Salford Firsts Sculpture

Salford Firsts Horse
Salford Firsts Horse

 

Discover a new sculpture in the heart of Chapel Street.

Salford’s pioneering history is celebrated in a stunning new sculpture, that’s a must-see for any visit to the Chapel Street area. Located in Bexley Square, the sculpture of a horse references the unique firsts that the city can boast as well as some it’s most famous sons and daughters.

The sculpture recognises Salford as the home to England’s first public library, first public park, and first horse drawn bus service – amongst many other firsts. The cast bronze horse and lamppost were created by world-renowned artist Emma Rodgers and is the latest edition to the thriving Bexley Square, an area that has its own place in history as the venue of the massacre of Bexley Square of 1931.

What to look out for

See if you can find these references to Salford’s famous firsts:

  • Train tracks run along the horse’s bridle symbolise the first public railway through Eccles and across Chat Moss in 1830 and books run through the mane as England’s first free public library opened in Salford in 1850.
  • The horse itself represents the first city to have horse drawn buses which ran along Chapel Street
  • The Bridgewater Canal which began in Worsley in 1761, and was a pivotal part of the Industrial Revolution.
  • Books which each represent a piece of Salford’s history and remembers famous sons and daughters such as Emmeline Pankhurst and scientist James Prescott Joules who lived locally.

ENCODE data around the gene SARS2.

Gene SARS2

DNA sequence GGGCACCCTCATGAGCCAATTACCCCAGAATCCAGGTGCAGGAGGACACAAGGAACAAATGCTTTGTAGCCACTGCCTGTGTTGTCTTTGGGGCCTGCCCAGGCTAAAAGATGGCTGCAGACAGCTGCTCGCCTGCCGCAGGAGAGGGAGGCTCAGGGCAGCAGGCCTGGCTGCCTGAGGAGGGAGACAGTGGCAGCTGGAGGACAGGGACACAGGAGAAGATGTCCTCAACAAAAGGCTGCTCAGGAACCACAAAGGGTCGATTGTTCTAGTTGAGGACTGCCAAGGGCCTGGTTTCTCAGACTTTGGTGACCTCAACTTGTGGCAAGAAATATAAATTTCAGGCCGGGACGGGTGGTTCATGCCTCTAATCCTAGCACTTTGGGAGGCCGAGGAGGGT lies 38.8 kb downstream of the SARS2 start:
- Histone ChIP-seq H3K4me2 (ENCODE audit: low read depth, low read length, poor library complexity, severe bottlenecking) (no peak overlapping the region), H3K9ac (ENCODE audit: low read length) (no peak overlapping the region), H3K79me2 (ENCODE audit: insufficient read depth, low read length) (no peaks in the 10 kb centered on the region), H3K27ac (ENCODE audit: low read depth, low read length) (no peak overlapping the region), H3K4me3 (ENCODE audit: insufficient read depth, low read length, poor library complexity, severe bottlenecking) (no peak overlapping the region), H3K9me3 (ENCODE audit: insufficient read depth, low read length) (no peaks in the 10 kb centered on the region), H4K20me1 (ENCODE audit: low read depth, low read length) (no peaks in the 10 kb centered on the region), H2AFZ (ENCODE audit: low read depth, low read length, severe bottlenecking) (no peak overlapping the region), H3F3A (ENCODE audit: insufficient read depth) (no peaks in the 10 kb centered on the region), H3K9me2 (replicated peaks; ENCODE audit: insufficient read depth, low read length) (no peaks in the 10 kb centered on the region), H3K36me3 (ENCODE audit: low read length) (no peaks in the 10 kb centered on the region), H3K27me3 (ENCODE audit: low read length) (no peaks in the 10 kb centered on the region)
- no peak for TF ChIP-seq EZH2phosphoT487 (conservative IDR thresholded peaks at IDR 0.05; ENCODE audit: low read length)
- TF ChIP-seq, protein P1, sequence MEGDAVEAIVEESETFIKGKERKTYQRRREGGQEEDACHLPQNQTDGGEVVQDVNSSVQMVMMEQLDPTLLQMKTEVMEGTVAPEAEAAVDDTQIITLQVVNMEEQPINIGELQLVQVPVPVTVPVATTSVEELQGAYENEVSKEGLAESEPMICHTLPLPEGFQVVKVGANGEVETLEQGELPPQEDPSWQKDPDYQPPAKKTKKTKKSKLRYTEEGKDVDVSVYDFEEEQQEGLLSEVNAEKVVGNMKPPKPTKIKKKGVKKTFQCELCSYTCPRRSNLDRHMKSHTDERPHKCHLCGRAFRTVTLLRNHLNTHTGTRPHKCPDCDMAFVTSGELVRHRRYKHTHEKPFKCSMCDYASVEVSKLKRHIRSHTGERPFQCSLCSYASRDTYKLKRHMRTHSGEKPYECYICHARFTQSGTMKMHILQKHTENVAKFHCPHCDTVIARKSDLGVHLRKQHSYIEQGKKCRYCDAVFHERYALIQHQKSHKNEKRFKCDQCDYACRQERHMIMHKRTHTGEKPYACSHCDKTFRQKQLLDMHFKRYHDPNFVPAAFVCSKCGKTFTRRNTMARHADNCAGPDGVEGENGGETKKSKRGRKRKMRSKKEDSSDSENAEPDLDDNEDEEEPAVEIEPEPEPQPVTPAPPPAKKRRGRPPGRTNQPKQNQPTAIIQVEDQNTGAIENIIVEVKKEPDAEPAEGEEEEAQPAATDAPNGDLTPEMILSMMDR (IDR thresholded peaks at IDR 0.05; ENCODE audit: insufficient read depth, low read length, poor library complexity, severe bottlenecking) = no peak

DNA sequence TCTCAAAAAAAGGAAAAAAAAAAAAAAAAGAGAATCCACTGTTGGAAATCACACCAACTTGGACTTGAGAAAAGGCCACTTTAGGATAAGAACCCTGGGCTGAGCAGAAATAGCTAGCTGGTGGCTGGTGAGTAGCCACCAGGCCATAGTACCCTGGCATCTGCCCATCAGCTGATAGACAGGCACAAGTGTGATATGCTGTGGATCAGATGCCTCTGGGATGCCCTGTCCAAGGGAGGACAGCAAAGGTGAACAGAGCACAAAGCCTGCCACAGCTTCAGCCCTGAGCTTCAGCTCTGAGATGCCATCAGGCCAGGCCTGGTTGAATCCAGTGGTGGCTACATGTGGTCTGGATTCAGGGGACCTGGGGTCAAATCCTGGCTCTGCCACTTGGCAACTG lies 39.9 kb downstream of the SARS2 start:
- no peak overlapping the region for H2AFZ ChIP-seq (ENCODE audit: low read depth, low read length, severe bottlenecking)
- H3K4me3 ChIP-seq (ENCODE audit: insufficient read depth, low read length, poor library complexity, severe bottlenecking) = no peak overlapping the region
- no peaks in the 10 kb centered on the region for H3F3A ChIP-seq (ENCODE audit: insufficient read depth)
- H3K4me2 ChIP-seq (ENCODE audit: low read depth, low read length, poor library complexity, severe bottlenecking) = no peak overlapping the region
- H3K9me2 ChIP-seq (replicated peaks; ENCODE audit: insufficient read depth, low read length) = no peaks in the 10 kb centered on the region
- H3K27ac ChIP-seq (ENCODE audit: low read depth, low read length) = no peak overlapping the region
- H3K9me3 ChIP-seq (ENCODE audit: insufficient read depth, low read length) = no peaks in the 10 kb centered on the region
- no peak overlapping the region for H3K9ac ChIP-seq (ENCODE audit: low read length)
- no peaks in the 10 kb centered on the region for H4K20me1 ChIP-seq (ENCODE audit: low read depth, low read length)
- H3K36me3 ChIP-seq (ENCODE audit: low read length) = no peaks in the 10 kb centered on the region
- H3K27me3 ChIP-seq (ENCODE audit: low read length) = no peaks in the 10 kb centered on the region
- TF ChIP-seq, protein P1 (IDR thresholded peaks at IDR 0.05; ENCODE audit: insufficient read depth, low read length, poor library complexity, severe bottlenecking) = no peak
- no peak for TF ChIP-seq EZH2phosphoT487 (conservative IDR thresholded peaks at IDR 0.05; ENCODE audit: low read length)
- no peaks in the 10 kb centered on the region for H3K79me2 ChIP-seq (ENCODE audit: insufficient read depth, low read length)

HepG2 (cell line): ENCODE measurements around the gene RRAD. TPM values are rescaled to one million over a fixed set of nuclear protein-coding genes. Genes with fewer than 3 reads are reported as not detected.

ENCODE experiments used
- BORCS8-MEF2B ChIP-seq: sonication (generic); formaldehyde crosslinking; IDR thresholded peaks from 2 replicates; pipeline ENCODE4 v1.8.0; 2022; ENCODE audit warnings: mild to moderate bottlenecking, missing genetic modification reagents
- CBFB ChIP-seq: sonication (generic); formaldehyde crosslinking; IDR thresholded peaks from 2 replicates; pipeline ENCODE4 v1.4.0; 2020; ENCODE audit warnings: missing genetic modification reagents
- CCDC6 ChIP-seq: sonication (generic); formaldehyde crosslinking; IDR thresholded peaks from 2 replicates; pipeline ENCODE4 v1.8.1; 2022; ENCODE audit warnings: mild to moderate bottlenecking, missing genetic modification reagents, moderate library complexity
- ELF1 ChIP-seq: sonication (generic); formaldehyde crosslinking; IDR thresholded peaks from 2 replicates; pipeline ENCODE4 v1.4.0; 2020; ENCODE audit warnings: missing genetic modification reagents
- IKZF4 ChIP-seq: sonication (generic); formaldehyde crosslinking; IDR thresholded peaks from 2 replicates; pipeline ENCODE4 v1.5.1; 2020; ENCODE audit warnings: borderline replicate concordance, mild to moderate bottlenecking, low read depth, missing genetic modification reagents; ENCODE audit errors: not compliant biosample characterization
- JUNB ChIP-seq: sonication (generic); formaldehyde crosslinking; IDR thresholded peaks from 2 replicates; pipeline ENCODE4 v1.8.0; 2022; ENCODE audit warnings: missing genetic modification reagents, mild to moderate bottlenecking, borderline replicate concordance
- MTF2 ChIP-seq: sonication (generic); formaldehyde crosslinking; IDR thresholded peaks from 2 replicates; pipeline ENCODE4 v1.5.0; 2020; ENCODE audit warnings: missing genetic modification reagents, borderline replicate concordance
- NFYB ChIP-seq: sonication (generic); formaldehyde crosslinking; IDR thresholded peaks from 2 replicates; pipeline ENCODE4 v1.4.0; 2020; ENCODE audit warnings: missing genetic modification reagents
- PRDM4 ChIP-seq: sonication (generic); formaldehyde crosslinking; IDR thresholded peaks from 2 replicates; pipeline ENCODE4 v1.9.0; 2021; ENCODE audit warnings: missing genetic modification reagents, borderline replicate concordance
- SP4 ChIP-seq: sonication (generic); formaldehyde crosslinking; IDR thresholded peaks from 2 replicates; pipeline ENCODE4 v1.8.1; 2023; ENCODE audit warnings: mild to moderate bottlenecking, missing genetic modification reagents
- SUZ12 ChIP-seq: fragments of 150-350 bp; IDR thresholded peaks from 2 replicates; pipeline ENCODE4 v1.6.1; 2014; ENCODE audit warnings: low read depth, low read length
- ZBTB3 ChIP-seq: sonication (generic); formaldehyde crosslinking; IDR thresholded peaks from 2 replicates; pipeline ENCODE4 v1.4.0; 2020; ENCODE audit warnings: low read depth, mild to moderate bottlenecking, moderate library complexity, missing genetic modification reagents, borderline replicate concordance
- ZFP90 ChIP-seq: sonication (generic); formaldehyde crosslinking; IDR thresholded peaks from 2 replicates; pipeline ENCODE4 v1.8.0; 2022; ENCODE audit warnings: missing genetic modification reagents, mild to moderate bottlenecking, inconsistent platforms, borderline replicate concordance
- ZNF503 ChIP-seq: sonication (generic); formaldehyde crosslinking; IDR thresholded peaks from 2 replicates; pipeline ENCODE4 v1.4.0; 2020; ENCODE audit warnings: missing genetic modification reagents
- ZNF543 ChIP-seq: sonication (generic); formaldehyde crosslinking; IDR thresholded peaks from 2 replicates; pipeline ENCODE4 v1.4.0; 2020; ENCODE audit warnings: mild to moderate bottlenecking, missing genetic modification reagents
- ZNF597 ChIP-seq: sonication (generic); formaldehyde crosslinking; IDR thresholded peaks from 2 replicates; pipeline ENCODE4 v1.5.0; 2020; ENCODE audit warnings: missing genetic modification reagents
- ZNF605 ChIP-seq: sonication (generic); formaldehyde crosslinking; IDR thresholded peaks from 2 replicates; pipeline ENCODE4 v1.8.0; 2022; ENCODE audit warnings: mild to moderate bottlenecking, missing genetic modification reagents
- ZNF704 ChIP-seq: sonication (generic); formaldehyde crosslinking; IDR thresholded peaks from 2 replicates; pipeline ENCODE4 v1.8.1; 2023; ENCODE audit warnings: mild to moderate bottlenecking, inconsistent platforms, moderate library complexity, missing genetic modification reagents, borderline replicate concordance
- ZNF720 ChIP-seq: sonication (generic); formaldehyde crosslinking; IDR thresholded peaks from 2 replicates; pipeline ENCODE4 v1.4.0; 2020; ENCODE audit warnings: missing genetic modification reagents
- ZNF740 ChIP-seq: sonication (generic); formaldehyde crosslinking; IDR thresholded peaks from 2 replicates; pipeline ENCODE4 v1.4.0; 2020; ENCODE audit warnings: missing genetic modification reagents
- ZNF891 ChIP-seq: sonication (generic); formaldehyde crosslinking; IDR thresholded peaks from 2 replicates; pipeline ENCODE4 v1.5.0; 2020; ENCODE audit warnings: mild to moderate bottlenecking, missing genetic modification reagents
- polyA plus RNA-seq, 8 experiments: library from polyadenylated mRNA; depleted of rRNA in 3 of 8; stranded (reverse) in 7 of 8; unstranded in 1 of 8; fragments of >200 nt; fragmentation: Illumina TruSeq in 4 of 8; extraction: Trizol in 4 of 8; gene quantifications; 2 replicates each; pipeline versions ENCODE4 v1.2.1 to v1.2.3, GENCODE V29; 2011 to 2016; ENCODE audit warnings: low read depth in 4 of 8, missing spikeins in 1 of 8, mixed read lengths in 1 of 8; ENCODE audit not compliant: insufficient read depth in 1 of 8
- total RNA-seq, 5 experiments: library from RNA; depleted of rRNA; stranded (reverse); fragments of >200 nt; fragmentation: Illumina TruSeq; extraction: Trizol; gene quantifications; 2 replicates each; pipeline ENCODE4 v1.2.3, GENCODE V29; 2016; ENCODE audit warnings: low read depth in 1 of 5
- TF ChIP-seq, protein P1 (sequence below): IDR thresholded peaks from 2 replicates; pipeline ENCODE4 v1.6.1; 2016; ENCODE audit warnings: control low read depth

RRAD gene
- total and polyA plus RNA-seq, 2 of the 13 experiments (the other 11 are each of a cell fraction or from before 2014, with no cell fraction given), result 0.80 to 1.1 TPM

• A poppy that honours the Salford Pals who died in World War One
  • A tribute to Vimto as the first factory was in Chapel Street.
  • Entwined trees at the top of the lamp post symbolizing the name Salford which derives from an Old English word meaning willows by the ford
  • The lamp post itself signifies Chapel Street, the first street in England to be lit by gas in 1805
  • A dog cocking its leg against the lamp post is a tribute to Salford artist Harold Riley and his famous sketches of dogs.
  • Messages and sayings from famous Salfordians also adorn the sculpture, including poet John Cooper Clark, musicians Graham Nash and Peter Hook (Hooky) and actor Albert Finney.

Find out more about this unique piece of public art with a new film by local film maker Paul Kearton:

Salford Firsts video 

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